‘Game of Thrones’ conclusion shocks unprepared viewers

  • By Chuck Barney Contra Costa Times
  • Thursday, June 13, 2013 6:43pm
  • LifeGo-See-Do

(Spoiler alert: Fans of HBO’s “Game of Thrones” who have not caught up with the current season should avoid reading.)

“The book was better.”

That’s the typical war cry of literary-minded people who insist that the big-screen movie versions of their favorite stories usually fail to live up to those penned by the original authors.

In recent years, these comparisons also have become applicable in television.

And perhaps no show has illustrated the tug-of-war between book and screen as vividly as “Game of Thrones.”

HBO’s fantasy masterpiece wrapped up an exceptional third season Sunday.

I suspect, though, that fans will be buzzing about it long into the summer, particularly the show’s gut-wrenching Red Wedding sequence that occurred in the penultimate episode.

Social media exploded with shock, outrage and disbelief over the plot twist that had would-be king Robb Stark, his mother, Catelyn, and his pregnant wife, Talisa, getting brutally slaughtered.

Devotees of George R.R. Martin’s book series knew it was coming and thus processed it quite differently than nonreaders who had no preconceived notions.

In the days that followed, it was great fun to observe the reactions from both camps.

But it also was irritating to witness the barrage of nitpicking from readers who dissected all the disparities between book and screen and slammed the show for not paying “proper respect” to the source material.

It’s important to remember that books and TV shows are two very different beasts.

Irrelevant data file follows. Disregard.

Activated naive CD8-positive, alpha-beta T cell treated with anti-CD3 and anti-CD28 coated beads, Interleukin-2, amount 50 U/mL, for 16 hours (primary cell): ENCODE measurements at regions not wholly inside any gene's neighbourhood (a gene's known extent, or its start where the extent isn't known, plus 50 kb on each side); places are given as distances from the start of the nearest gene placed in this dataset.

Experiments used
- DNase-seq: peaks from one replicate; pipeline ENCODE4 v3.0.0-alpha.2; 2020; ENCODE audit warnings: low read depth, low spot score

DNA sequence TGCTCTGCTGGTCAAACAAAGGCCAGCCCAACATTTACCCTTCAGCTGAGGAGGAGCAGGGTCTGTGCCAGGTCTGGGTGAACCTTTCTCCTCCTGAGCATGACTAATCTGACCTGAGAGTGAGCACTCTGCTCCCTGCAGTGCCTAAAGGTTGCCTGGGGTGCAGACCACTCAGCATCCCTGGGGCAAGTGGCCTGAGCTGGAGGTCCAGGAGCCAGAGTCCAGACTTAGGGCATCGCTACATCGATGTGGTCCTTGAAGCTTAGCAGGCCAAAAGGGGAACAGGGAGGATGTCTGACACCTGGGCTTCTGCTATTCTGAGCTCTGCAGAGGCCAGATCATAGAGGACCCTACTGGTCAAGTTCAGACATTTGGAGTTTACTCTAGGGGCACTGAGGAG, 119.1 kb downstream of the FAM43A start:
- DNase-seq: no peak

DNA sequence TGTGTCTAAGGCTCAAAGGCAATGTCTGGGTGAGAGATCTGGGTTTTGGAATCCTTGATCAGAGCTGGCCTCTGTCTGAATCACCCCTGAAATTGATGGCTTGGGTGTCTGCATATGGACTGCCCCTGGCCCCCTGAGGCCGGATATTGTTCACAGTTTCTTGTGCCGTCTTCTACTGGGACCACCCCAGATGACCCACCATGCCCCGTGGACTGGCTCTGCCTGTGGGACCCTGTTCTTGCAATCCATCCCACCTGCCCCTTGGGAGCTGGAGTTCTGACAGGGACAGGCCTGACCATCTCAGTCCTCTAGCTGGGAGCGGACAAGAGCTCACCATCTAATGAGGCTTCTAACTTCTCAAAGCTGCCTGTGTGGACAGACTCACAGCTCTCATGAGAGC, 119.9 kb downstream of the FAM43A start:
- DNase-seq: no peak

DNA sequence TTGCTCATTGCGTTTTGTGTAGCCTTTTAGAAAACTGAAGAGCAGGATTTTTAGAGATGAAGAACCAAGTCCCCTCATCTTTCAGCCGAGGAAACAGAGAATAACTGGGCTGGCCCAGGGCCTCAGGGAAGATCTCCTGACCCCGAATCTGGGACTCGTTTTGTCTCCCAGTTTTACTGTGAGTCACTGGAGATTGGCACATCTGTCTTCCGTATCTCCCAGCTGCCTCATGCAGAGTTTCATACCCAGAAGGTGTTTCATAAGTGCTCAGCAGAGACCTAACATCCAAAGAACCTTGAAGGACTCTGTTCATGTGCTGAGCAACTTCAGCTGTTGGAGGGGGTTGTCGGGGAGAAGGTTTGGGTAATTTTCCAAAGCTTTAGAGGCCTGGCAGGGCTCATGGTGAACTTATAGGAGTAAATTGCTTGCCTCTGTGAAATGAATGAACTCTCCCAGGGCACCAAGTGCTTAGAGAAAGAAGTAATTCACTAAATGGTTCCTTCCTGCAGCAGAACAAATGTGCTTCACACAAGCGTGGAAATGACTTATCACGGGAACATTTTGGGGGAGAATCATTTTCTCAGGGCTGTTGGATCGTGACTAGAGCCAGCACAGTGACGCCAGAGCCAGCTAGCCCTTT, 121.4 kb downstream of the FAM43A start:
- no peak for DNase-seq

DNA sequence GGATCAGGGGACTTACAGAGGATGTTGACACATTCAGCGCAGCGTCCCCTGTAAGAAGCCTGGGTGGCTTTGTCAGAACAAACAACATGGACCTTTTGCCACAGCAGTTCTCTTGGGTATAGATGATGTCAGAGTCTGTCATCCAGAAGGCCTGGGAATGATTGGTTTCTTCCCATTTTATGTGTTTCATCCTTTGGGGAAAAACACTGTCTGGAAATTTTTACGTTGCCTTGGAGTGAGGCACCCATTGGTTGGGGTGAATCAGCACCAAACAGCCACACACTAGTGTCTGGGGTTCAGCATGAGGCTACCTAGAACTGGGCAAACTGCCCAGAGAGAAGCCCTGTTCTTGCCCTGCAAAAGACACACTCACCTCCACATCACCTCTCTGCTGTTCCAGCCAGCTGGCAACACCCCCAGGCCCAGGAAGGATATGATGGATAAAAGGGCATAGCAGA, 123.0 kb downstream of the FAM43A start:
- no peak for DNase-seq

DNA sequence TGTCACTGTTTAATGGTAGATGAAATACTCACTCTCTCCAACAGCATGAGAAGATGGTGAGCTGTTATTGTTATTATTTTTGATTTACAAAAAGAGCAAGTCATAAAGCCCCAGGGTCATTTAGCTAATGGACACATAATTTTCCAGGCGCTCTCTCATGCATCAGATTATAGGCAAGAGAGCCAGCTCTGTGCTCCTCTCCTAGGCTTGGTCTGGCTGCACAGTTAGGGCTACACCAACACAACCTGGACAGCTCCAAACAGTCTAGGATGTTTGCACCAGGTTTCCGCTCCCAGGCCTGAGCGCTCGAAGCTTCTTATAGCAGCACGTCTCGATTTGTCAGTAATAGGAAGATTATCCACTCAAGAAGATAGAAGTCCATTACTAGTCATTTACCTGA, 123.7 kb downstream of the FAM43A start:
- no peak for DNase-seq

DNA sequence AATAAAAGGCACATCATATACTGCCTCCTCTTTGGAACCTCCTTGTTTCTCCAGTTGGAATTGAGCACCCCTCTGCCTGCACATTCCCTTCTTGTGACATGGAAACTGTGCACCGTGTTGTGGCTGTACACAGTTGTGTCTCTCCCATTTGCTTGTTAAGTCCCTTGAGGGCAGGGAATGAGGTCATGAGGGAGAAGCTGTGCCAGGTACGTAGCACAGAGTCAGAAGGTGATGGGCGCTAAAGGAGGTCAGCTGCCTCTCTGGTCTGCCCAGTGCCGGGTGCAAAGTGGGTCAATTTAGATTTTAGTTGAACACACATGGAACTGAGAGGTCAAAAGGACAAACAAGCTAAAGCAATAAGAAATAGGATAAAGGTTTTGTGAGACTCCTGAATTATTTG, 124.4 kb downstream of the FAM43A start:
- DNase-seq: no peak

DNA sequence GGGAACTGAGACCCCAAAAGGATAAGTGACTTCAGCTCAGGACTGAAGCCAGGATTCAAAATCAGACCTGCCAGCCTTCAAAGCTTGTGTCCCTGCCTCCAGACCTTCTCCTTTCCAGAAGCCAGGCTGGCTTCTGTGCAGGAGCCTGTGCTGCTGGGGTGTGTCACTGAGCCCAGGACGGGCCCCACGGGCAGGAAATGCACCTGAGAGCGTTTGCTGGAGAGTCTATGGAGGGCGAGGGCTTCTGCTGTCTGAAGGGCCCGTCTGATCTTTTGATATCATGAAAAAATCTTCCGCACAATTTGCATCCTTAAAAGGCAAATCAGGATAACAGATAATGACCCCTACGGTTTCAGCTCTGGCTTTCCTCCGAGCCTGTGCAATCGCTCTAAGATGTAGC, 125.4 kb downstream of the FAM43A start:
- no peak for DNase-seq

Producer David Benioff explained it this way: “the great thing about George’s books is that the skeleton is so strong. Even if we sometimes strip away some of the muscles and the flesh, we know we’re still remaining true to the underlying story, because we know the major character arcs.”

More in Life

From Jasper to Banff: A Canadian adventure in an RV

Jennifer Bardsley plans to take her family on two-week roadtrip through Canada in a tent trailer.

Skippers share sea stories at Marysville speaker series

The Bellingham couple will talk about charter cruises on the historic wooden vessel they rebuilt.

Anxiety, or chronic worry, is a growing problem

Paul Schoenfeld shares four approaches to help keep your anxiety from getting out of control.

Expo in Stanwood can help you get ready for the country

The Country Living Expo and Cattlemen’s Winterschool is set for Jan. 27 at the high school.

Find many of our region’s winter birds in the Skagit Valley

If you love birding, also check out these bird-related festivals, lectures and other events.

What’s new this year for travelers in England, Ireland

The nations are improving tourism infrastructures and adding exhibits to well-known sights.

Curries continues home-cooked Indian cuisine at new location

The restaurant, now located on Evergreen Way, also puts an Indian spin on Northwest cooking.

New music: Fall Out Boy balances rock and pop with ease

Fall Out Boy, “Mania”: Rockers are having a tough time on pop… Continue reading

Rose Johnson, 80, is a member of the Everett Area Newcomers Club, which meets and dines once a month at Sno-Isle Tech’s student-run Le Bistro Restaurant. (Dan Bates / The Herald)
Old-timers can join the Everett Area Newcomers Club

Everett group welcomes women for friendship and fun at multiple meet-ups.

Most Read